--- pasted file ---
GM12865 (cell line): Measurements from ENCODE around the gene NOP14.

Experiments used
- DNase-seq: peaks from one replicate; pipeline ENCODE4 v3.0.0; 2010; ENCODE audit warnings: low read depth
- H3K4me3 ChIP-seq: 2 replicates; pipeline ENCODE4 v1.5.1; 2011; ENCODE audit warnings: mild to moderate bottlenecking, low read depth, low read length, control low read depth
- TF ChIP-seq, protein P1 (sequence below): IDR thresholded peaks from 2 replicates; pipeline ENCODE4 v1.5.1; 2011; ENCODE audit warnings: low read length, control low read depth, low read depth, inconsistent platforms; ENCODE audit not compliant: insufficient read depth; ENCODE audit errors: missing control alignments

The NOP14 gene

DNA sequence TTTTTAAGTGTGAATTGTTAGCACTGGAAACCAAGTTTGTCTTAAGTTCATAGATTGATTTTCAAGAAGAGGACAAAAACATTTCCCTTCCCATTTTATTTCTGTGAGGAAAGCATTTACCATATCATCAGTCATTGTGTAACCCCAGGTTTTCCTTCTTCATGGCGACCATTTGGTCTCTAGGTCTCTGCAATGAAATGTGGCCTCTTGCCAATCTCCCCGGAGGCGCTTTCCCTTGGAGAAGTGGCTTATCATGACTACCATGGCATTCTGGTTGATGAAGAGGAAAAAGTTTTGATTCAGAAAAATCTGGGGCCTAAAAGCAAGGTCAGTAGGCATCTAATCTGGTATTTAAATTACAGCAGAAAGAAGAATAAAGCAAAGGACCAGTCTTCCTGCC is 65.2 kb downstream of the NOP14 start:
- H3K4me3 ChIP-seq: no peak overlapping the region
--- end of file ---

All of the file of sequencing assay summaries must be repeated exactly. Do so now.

GM12865 (cell line): Measurements from ENCODE around the gene NOP14.

Experiments used
- DNase-seq: peaks from one replicate; pipeline ENCODE4 v3.0.0; 2010; ENCODE audit warnings: low read depth
- H3K4me3 ChIP-seq: 2 replicates; pipeline ENCODE4 v1.5.1; 2011; ENCODE audit warnings: mild to moderate bottlenecking, low read depth, low read length, control low read depth
- TF ChIP-seq, protein P1 (sequence below): IDR thresholded peaks from 2 replicates; pipeline ENCODE4 v1.5.1; 2011; ENCODE audit warnings: low read length, control low read depth, low read depth, inconsistent platforms; ENCODE audit not compliant: insufficient read depth; ENCODE audit errors: missing control alignments

The NOP14 gene

DNA sequence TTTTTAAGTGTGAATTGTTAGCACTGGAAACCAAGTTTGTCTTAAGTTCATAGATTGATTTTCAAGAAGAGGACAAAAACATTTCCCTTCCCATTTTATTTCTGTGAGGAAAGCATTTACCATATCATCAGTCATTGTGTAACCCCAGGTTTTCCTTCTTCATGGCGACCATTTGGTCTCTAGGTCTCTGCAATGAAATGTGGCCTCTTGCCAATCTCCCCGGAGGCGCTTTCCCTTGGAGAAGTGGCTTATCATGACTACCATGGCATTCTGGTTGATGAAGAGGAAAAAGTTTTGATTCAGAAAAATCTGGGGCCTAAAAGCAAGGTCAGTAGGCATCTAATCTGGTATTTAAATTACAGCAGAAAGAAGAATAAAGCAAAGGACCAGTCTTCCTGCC is 65.2 kb downstream of the NOP14 start:
- H3K4me3 ChIP-seq: no peak overlapping the region